USC Football: Turnovers, Fumbles an Emphasis in 2015


Turnovers. It goes without saying that losing or gaining possession via an interception or fumble is a big swing in a football game. USC had a +11 turnover differential last season, which was the best mark in the post­-Pete Carroll era.

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USC was tied for second in the country for fewest giveaways last season. Though on the defensive side of the ball, the Trojans weren’t nearly as successful.

“Creating turnovers has been a huge emphasis of ours coming into this season,” USC head coach Steve Sarkisian said. “Our offense was really good a year ago, we only turned the ball over 12 times offensively. But we only created 23 turnovers. We want to get into the thirties. If you look at the elite teams in college football, they’re getting turnovers defensively.”

The Trojans’ 23 takeaways were good enough to tie them for the No. 41 spot in that category last season. Twenty-three is a solid number, but certainly not elite. The average amount of turnovers generated for Pac­-12 Championship game participants is roughly 27, so at least the elite teams in the Pac­-12 are racking up their takeaways.

When thinking about those elite teams in the conference, Oregon immediately pops into the mind of any college football fan. And the Ducks are exceptional at creating turnovers.

Mar 3, 2015; Los Angeles, CA, USA; Southern California Trojans defensive coordinator Justin Wilcox at spring practice at Cromwell Field. Mandatory Credit: Kirby Lee-USA TODAY Sports

Over the past four seasons, Oregon has averaged 33 takeaways. USC? Only 24. That discrepancy in turnovers generated is a big reason why the Ducks are 42-­6 during the last four regular seasons, while USC is 34-­15.

USC’s defense has finished inside the top-­30 nationally for interceptions each of the past three seasons, so turnovers through the air isn’t the problem. Rather, it’s the fumbles. But is a lack of fumbles forced the problem, or is it an unlucky percentage of fumbles recovered?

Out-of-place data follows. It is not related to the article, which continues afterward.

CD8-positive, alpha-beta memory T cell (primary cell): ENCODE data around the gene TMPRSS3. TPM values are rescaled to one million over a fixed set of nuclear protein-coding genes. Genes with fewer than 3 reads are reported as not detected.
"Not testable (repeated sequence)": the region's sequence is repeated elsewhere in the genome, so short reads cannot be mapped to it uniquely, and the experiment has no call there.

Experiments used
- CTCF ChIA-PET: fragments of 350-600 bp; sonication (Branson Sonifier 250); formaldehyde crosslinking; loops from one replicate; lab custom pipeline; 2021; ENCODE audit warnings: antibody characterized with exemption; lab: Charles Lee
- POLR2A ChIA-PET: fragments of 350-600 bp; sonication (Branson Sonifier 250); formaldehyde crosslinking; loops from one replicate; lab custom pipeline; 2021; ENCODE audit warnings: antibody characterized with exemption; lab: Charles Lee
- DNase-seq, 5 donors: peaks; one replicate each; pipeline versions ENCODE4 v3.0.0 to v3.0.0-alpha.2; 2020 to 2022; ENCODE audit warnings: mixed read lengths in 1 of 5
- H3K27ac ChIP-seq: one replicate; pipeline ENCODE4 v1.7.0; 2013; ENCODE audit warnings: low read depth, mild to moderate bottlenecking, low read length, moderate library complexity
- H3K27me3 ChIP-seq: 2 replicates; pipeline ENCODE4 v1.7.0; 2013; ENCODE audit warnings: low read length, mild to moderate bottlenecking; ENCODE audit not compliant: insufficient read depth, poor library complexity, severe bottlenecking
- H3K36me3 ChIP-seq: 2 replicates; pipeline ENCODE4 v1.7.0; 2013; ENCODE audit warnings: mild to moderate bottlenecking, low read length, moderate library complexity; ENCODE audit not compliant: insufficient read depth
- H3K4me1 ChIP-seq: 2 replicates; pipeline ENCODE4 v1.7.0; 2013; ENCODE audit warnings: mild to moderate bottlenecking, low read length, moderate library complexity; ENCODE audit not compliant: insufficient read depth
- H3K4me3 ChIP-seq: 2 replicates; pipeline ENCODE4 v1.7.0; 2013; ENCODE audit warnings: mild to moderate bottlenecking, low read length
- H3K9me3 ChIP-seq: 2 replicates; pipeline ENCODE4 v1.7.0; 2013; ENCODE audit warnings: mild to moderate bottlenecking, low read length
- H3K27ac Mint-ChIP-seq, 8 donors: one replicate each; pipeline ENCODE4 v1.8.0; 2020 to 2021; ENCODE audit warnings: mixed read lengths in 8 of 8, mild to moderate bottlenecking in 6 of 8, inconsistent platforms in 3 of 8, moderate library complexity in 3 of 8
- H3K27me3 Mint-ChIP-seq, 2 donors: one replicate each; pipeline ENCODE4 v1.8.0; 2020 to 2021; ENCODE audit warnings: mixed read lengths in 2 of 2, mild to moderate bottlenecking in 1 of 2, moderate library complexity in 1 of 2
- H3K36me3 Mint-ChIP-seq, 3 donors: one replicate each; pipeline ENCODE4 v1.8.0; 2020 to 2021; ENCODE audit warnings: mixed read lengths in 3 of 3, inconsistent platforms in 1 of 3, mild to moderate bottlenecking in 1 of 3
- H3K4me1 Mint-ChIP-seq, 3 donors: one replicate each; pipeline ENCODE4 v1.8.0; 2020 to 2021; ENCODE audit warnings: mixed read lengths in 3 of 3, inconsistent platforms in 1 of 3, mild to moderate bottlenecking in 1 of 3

Looking at all of the Pac-­12 teams over the past four seasons, since 2011 when Colorado and Utah first joined the conference, USC has forced 87 fumbles. That puts the Trojans in the middle of the pack in the Pac-­12, causing the sixth­-most loose footballs in the conference over that time period.

The real issue is that USC has been rather unlucky with the number of fumbles the defense has recovered. Over that four-­year span, USC has recovered 41.4 percent of fumbles forced by the defense.

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Only Arizona at 38.9 percent has had a worse rate in the Pac­-12. And Oregon? A whopping 60 percent of fumbles that defense has forced has ended up as a turnover.

But the best way to recover more fumbles is to force more of them.

“We’re getting our hands on a lot of balls this fall camp,” safety Chris Hawkins said. “We’re getting a lot more strip attempts. We are focusing on getting the ball out. We’re stripping every time a running back comes. We’re picking up every ball that lands on the ground. It’s just about getting our hands on balls.”

USC’s defense going for more strips has also greatly benefitted the offense. In 2014, the Trojans’ offense fumbled the ball 14 times and losing seven, which tied them for the 24th­ fewest fumbles in the country.

The year before, they were ranked 79th. Before that? 90th. So while USC has improved greatly in that area, there’s still more work to be done.

“We’re getting our hands on a lot of balls this fall camp.”-Safety Chris Hawkins

“[The defense attempting more strips] has definitely helped our guys,” USC running backs coach Johnny Nansen said. “I can simulate a strip attempt drill. But at the end of the day, nothing replaces a live situation like we have in practice. The first rule is that we take care of the football, and our guys take pride in that.”

Sarkisian views the greater amount of strip attempts also as a positive for both the offense and the defense.

“We weren’t very good [at holding onto the ball] early on,” Sark said. “But that’s why we strip the ball with our defense to get them better, but also obviously to get better with our offense. It also helps with the fundamentals of which hand you’re carrying the ball with when you’re on the sideline.”

As long as USC’s turnover differential increases this season, the possibility of the Trojans reaching the Pac­-12 Championship game will only increase as well.

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